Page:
Before his tragic and untimely death last October, Steve Jobs’s chronic health issues were such a constant concern for investors that they arguably kept the stock price of the company artificially low for years, as Wall Street worried that the company would tank without its charismatic leader at the helm.
Obviously, that hasn’t happened. In fact, since Jobs’s death, Apple’s share price has soared to new highs. As sad as it is to say, in some ways, Jobs’s death finally liberated the stock from the hyperbolic threat of his death, and allowed investors to finally appraise the company as it actually is: the best on Earth, even without Steve, because he made it that way.
But Wall Street never learns. Since Google CEO Larry Page called in sick to last week’s annual meeting, investors are panicking.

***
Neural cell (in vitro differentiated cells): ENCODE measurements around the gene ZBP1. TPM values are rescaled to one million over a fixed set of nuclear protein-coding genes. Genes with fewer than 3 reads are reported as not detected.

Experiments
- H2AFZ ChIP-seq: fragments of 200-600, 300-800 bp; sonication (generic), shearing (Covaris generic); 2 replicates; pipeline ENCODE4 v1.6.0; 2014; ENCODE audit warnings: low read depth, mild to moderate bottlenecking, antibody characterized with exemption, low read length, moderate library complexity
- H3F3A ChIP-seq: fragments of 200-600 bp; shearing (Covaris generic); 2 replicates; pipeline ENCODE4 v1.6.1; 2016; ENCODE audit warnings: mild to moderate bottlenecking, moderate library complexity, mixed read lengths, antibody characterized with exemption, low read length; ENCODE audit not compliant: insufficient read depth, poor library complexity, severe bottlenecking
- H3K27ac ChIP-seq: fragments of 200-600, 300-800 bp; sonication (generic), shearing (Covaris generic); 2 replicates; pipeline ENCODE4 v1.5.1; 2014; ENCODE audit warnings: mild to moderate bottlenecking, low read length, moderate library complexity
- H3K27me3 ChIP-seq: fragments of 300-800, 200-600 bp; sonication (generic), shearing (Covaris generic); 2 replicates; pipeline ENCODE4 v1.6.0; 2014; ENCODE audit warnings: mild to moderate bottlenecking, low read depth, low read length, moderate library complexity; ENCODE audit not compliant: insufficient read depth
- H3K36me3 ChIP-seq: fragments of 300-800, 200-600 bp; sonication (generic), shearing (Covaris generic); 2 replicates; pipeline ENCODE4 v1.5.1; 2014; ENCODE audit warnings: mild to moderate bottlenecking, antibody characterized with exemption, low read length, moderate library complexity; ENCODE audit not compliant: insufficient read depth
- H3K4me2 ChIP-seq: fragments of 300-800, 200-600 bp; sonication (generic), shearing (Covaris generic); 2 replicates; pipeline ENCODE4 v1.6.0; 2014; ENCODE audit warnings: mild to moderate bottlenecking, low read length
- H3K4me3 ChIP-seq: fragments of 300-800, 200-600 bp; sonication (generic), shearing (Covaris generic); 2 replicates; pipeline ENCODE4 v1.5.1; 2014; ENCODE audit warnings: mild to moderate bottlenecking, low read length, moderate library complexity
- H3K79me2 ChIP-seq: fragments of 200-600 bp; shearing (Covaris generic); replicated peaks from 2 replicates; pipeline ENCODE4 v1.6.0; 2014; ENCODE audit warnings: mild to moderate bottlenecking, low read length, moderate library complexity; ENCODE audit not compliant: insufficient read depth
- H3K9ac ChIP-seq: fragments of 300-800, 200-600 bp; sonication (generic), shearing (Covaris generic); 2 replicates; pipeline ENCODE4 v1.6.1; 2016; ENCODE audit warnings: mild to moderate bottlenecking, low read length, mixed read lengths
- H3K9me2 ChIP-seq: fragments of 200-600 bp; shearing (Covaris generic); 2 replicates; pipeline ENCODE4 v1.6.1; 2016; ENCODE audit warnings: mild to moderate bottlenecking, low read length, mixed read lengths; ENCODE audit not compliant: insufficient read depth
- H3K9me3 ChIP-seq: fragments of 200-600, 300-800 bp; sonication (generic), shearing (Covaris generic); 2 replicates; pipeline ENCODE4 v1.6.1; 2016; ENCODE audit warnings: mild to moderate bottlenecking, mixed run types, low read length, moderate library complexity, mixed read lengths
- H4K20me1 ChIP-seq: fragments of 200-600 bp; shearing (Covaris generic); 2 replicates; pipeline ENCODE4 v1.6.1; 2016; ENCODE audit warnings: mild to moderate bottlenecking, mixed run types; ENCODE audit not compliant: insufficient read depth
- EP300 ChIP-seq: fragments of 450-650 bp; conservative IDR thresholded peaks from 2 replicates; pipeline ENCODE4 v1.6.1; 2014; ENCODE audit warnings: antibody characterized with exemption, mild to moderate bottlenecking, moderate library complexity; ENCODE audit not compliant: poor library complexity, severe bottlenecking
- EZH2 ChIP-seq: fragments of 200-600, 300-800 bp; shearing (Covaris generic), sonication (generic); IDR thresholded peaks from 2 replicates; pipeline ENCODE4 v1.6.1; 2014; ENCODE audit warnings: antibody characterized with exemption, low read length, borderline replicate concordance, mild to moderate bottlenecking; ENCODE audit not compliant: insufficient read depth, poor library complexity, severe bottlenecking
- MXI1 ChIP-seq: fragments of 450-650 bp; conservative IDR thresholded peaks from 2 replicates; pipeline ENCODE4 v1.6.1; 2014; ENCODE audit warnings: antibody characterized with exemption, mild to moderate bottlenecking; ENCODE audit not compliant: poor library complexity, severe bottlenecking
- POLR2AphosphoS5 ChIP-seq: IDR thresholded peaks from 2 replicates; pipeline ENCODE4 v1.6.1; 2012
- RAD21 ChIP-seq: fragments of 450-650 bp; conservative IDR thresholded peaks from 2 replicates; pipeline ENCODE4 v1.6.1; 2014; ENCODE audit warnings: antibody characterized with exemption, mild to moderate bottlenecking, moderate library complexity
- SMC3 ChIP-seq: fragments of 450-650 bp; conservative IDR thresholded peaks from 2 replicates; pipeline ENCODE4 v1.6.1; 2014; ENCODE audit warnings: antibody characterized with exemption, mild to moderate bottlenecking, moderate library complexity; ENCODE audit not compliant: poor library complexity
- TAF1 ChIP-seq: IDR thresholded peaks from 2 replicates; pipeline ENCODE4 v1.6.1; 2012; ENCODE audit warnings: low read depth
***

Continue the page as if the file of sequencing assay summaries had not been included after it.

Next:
Larry Page called out of Thursday’s meeting for undisclosed reasons, although Google executive chairman Eric Schmidt said he had “lost his voice.”
Laryingitis, then. Except the plot thickens, because Page has also pre-emptively called out a couple of other speaking engagements over the next few weeks.
Investors are now starting to worry that Page might be another chronically ill CEO, like Steve Jobs.
JP Morgan analyst Doug Anmuth wrote in a note to clients: “We have no specific reason to think there is anything more to Larry’s condition, but we find it odd that the company would already rule him out of the 2Q call which is likely still a few weeks away.”
If anything, Steve Jobs’s situation is a reminder that if a CEO is doing his job, he can imprint the DNA of how he thinks and how he leads on a company, so that it can survive and even thrive without him. Maybe, though, investors have learned that lesson… and simply don’t believe that Page is anywhere near as capable a leader as Steve Jobs?